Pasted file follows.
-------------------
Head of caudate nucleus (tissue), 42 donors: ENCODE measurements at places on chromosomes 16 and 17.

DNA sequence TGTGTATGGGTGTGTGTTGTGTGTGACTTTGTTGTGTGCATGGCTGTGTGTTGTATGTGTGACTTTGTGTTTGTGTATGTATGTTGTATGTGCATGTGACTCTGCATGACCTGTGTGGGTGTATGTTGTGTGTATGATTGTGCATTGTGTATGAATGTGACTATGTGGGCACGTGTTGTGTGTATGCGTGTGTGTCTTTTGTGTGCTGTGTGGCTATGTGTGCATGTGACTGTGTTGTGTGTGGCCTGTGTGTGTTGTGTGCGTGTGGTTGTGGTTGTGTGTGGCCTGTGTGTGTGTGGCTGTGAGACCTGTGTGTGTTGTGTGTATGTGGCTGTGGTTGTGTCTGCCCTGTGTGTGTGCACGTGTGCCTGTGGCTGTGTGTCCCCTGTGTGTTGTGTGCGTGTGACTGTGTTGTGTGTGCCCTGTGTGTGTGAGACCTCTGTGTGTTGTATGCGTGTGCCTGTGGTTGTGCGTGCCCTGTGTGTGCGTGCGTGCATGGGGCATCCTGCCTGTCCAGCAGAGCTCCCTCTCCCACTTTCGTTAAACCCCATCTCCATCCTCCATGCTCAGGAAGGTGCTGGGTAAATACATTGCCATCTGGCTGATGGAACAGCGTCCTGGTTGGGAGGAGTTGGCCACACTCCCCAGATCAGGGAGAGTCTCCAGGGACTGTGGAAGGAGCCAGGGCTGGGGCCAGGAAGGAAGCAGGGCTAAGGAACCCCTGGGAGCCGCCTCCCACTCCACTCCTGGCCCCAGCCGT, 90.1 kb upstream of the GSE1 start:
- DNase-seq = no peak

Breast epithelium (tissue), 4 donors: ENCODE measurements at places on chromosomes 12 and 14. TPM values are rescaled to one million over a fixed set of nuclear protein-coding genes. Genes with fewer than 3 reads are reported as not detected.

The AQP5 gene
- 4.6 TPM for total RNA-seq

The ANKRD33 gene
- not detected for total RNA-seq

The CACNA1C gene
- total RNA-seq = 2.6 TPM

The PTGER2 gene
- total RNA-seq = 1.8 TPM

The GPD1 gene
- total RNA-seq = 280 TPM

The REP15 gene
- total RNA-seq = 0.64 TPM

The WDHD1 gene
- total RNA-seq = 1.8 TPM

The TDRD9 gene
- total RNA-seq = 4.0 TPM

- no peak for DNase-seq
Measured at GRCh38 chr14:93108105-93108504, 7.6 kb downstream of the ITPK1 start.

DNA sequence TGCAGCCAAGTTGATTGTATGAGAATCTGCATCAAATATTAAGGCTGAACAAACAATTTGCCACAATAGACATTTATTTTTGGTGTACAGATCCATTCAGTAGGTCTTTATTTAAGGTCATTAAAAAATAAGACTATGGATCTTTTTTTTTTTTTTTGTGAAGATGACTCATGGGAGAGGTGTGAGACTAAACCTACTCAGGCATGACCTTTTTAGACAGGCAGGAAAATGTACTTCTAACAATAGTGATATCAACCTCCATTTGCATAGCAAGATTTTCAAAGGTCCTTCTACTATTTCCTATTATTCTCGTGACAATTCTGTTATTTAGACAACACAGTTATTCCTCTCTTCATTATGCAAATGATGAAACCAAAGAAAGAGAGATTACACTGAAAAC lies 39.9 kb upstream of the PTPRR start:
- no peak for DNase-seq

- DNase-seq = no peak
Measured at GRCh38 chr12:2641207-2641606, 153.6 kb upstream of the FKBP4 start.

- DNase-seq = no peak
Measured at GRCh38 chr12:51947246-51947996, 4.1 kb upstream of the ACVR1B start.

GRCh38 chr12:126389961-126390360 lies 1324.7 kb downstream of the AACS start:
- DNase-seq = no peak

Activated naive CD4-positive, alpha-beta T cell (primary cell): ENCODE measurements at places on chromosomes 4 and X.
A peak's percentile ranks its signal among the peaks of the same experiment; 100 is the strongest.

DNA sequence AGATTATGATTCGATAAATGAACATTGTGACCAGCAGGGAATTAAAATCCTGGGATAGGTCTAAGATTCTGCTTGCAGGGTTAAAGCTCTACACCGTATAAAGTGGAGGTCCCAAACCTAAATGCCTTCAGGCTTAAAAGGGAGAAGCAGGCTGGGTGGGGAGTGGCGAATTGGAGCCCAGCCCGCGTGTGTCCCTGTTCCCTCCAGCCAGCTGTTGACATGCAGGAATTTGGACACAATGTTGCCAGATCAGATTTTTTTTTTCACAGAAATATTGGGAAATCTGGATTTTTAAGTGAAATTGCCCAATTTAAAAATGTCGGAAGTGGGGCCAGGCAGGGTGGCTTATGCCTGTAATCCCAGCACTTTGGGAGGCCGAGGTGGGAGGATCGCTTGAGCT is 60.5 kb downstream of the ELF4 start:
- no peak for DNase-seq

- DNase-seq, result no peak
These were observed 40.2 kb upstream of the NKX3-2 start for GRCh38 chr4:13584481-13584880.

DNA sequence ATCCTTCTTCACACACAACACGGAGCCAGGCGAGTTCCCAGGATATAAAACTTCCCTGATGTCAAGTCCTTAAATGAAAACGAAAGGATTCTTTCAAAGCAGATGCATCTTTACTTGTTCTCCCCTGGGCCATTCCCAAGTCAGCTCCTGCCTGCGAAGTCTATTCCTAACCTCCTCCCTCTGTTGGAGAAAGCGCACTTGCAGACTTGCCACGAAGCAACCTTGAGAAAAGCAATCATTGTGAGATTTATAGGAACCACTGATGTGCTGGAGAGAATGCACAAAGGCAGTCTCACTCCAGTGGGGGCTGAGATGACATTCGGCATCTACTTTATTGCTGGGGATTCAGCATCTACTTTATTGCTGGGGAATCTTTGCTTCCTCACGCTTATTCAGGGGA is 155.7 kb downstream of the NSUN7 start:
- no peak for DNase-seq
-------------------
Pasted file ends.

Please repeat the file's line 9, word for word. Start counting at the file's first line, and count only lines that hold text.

The CACNA1C gene